An impending acceleration of RNA discoveries
Ribonucleic acid (RNA) design offers unique opportunities for engineering genetic networks and nanostructures that self-assemble within living cells. Recent years have seen the creation of increasingly complex RNA devices, including proof-of-concept applications for in vivo three-dimensional scaffolding, imaging, computing, and control of biological behaviors. Expert intuition and simple design rules-the stability of double helices, the modularity of noncanonical RNA motifs, and geometric closure-have enabled these successful applications.
Going beyond heuristics, emerging algorithms may enable automated design of RNAs with nucleotide-level accuracy but, as illustrated on a recent RNA square design, are not yet fully predictive. Looking ahead, technological advances in RNA synthesis and interrogation are poised to radically accelerate the discovery and stringent testing of design methods.
Perspective: an impending acceleration
In recent years, RNA designers have leveraged simple rules for secondary structure formation, the modularity of small RNA motifs, and three-dimensional closure to produce devices and nanostructures of growing complexity.
It is particularly exciting to see these designs deployed into biological systems, suggesting future routes to biomedical devices that sense and perhaps correct cellular dysfunction. We are optimistic about the development of more quantitative and predictive theories for RNA structure design and eventually RNA functional design due to the explosion of RNA data expected in upcoming years.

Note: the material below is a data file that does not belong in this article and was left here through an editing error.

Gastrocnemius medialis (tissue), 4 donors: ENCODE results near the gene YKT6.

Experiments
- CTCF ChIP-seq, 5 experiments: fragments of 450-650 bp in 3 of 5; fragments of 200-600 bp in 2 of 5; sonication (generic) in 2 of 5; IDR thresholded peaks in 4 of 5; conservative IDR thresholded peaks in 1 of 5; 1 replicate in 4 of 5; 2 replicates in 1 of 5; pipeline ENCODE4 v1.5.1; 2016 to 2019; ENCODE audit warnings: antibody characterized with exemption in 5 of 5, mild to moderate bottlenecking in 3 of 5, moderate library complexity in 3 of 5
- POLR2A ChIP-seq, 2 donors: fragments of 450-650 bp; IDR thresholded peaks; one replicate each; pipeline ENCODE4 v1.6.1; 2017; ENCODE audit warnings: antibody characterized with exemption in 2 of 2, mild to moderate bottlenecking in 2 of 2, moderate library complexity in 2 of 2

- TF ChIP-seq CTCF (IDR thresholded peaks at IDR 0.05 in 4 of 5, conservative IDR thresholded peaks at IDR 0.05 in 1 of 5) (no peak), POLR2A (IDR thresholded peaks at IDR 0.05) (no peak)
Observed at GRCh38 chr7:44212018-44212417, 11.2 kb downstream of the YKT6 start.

The cycle of RNA design and testing can be short, especially compared to protein engineering — arbitrary RNA sequences up to hundreds of nucleotides in length are experimentally straightforward to synthesize, purify, interrogate, and evolve on the timescale of days. Current technologies offer the parallel synthesis of thousands of arbitrary DNA templates (Figure 4a and b), which can be transcribed into RNA in vitro and, in principle, in vivo (Figure 4c). Further, multiplexed single-nucleotide- resolution chemical mapping and elegant selection strategies can provide information-rich data on all of these molecules’ structures and functions, using deep-sequencing platforms with turn-around times of hours (Figure 4d). The key challenges will then be to distribute and accurately analyze these data, to update RNA modeling algorithms, and to feed back these insights into the next rounds of synthesis and mapping.
The result, a massively parallel design cycle, would offer unprecedented opportunities for squaring theory with practice in RNA design.
- Bida J, Das R. (2012) Squaring theory with practice in RNA design. Curr Opin Struct Biol [Epub ahead of print]. [article]